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May 20, 2020

Reducing Tobacco-Related Morbidity and Mortality—A Call to Action

Author Affiliations
  • 1Department of Cardiovascular Disease, UCSF Fresno, Fresno, California
  • 2Kansas City VA, University of Kansas Medical Center, Kansas City
JAMA Cardiol. Published online May 20, 2020. doi:10.1001/jamacardio.2020.0996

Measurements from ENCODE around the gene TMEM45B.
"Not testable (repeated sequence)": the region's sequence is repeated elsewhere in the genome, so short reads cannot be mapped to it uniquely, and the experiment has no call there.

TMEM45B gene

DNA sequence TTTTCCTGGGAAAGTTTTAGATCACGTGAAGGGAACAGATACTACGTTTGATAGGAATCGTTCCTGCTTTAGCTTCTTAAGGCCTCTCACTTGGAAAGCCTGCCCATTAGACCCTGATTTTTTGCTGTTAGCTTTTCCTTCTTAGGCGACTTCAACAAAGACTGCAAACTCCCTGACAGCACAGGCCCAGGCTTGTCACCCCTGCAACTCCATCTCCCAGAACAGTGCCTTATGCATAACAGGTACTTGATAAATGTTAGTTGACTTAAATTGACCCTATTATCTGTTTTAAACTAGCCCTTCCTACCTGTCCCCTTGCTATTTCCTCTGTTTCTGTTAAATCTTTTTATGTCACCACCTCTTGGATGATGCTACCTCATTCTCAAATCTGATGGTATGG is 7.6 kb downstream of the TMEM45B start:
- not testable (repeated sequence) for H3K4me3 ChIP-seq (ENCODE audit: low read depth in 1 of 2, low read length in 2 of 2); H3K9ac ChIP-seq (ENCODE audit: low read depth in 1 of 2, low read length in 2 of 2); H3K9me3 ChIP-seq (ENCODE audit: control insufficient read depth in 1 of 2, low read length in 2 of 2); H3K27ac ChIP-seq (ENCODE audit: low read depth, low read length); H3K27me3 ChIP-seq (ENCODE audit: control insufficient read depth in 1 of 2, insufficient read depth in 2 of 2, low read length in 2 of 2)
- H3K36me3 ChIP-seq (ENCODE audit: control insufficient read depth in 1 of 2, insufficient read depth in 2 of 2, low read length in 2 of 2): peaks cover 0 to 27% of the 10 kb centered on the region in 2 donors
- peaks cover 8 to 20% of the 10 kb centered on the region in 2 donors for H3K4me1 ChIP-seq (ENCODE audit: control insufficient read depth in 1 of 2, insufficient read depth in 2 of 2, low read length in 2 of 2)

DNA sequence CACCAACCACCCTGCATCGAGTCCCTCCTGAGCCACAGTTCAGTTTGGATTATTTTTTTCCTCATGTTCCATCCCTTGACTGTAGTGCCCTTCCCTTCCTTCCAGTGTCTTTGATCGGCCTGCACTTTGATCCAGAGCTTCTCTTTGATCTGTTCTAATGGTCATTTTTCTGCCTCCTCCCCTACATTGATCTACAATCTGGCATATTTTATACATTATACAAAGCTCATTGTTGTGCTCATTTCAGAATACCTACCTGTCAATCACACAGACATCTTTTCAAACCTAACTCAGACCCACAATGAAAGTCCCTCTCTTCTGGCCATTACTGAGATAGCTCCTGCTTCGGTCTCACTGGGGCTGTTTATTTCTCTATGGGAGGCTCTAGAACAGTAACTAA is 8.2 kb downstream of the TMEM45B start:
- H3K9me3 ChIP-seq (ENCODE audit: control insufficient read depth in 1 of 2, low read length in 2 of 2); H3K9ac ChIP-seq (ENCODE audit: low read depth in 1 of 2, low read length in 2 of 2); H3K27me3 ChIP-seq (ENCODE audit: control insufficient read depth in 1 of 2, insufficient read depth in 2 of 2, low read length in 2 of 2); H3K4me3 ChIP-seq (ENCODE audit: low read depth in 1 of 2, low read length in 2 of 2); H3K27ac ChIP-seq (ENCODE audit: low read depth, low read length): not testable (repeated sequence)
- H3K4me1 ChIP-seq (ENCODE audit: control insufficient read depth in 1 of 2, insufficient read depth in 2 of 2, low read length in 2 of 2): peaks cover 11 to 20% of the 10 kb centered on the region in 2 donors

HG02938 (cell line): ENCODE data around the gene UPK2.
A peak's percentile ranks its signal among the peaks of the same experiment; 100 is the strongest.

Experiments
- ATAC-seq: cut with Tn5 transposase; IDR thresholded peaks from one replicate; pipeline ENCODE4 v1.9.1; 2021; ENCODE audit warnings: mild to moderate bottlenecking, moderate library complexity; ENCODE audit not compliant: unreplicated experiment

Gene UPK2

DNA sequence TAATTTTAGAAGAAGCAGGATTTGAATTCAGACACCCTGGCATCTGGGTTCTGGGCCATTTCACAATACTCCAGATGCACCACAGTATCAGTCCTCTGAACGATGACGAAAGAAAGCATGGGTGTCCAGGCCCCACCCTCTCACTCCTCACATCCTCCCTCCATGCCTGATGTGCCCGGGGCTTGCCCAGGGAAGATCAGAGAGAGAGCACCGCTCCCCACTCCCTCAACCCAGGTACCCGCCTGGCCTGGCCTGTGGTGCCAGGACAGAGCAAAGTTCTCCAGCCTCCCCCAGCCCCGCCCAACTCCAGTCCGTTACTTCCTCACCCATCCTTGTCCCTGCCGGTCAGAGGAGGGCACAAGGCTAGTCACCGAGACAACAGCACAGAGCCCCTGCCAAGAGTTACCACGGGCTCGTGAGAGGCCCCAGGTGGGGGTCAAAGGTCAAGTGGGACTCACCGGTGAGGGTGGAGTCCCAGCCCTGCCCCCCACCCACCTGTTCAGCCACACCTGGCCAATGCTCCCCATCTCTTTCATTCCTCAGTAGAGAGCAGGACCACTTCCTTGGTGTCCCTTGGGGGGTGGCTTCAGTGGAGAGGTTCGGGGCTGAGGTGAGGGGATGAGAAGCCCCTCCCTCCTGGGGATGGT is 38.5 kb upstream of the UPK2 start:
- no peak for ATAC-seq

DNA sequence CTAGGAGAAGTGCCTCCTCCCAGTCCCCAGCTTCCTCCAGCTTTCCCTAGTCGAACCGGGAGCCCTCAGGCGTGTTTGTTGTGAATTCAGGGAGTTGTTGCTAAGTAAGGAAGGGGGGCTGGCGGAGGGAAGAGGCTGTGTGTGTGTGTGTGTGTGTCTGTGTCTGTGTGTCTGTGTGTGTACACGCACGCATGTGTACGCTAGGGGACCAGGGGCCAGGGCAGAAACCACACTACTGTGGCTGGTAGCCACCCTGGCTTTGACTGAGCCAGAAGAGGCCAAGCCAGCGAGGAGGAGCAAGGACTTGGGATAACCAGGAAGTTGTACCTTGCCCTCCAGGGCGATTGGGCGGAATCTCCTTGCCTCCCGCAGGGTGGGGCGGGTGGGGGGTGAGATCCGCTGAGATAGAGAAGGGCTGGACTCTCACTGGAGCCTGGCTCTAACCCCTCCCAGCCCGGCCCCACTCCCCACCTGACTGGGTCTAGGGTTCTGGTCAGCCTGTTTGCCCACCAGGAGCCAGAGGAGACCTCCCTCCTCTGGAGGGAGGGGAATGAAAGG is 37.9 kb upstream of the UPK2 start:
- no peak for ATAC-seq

Tobacco is the leading preventable cause of mortality in the Unites States, but, regrettably, society has paid less attention to tobacco compared with other causes. Prior to coronavirus disease 2019 (COVID-19) coverage, over the last few years, the media has focused awareness predominantly on suicide, gun violence, and opioid-related mortality. While these issues elicit justifiable concern, it is now time to focus more on tobacco. Cigarette smoking is the main source of tobacco’s morbidity and mortality, and its mortality is greater than that caused by activities receiving the greatest attention. In 2017, there were 47 000 deaths by suicide, 14 500 deaths by gun violence, and 70 000 opioid-related deaths.1 In contrast, tobacco accounted for nearly 500 000 deaths with a total economic cost of more than $300 billion annually and more than $156 billion in lost productivity.2

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